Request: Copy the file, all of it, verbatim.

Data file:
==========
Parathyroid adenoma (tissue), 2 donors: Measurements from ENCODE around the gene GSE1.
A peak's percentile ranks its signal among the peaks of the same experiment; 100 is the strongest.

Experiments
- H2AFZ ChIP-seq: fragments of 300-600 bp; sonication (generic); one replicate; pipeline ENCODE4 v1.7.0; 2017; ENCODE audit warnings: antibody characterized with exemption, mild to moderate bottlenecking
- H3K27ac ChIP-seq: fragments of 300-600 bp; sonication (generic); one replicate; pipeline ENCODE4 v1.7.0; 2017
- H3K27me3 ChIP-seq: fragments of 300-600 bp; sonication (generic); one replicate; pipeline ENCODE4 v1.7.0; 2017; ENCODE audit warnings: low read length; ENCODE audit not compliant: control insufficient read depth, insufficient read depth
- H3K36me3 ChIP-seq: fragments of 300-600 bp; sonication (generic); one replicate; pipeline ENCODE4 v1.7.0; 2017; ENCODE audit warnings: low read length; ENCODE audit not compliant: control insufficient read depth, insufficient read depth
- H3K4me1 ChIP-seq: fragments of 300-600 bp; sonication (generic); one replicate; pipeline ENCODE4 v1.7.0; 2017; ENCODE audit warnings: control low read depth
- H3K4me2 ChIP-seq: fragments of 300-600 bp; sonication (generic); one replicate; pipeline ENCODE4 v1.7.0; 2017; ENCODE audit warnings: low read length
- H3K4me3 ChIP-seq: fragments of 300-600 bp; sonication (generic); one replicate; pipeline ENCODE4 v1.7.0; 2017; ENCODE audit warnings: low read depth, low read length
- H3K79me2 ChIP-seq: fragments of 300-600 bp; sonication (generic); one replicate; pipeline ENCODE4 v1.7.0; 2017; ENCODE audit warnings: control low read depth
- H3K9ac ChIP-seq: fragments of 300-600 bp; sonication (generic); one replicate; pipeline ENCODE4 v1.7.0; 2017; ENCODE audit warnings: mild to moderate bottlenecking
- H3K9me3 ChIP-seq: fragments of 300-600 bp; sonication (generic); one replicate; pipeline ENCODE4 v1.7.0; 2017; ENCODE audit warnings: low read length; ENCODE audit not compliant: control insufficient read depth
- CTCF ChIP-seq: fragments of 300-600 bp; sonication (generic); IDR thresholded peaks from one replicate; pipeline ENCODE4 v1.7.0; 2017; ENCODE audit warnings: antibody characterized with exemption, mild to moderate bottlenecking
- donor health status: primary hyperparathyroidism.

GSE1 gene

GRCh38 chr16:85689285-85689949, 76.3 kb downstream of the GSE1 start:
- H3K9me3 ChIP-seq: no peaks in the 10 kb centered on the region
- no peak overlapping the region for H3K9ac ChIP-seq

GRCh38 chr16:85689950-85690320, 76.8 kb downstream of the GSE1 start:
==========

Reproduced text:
Parathyroid adenoma (tissue), 2 donors: Measurements from ENCODE around the gene GSE1.
A peak's percentile ranks its signal among the peaks of the same experiment; 100 is the strongest.

Experiments
- H2AFZ ChIP-seq: fragments of 300-600 bp; sonication (generic); one replicate; pipeline ENCODE4 v1.7.0; 2017; ENCODE audit warnings: antibody characterized with exemption, mild to moderate bottlenecking
- H3K27ac ChIP-seq: fragments of 300-600 bp; sonication (generic); one replicate; pipeline ENCODE4 v1.7.0; 2017
- H3K27me3 ChIP-seq: fragments of 300-600 bp; sonication (generic); one replicate; pipeline ENCODE4 v1.7.0; 2017; ENCODE audit warnings: low read length; ENCODE audit not compliant: control insufficient read depth, insufficient read depth
- H3K36me3 ChIP-seq: fragments of 300-600 bp; sonication (generic); one replicate; pipeline ENCODE4 v1.7.0; 2017; ENCODE audit warnings: low read length; ENCODE audit not compliant: control insufficient read depth, insufficient read depth
- H3K4me1 ChIP-seq: fragments of 300-600 bp; sonication (generic); one replicate; pipeline ENCODE4 v1.7.0; 2017; ENCODE audit warnings: control low read depth
- H3K4me2 ChIP-seq: fragments of 300-600 bp; sonication (generic); one replicate; pipeline ENCODE4 v1.7.0; 2017; ENCODE audit warnings: low read length
- H3K4me3 ChIP-seq: fragments of 300-600 bp; sonication (generic); one replicate; pipeline ENCODE4 v1.7.0; 2017; ENCODE audit warnings: low read depth, low read length
- H3K79me2 ChIP-seq: fragments of 300-600 bp; sonication (generic); one replicate; pipeline ENCODE4 v1.7.0; 2017; ENCODE audit warnings: control low read depth
- H3K9ac ChIP-seq: fragments of 300-600 bp; sonication (generic); one replicate; pipeline ENCODE4 v1.7.0; 2017; ENCODE audit warnings: mild to moderate bottlenecking
- H3K9me3 ChIP-seq: fragments of 300-600 bp; sonication (generic); one replicate; pipeline ENCODE4 v1.7.0; 2017; ENCODE audit warnings: low read length; ENCODE audit not compliant: control insufficient read depth
- CTCF ChIP-seq: fragments of 300-600 bp; sonication (generic); IDR thresholded peaks from one replicate; pipeline ENCODE4 v1.7.0; 2017; ENCODE audit warnings: antibody characterized with exemption, mild to moderate bottlenecking
- donor health status: primary hyperparathyroidism.

GSE1 gene

GRCh38 chr16:85689285-85689949, 76.3 kb downstream of the GSE1 start:
- H3K9me3 ChIP-seq: no peaks in the 10 kb centered on the region
- no peak overlapping the region for H3K9ac ChIP-seq

GRCh38 chr16:85689950-85690320, 76.8 kb downstream of the GSE1 start: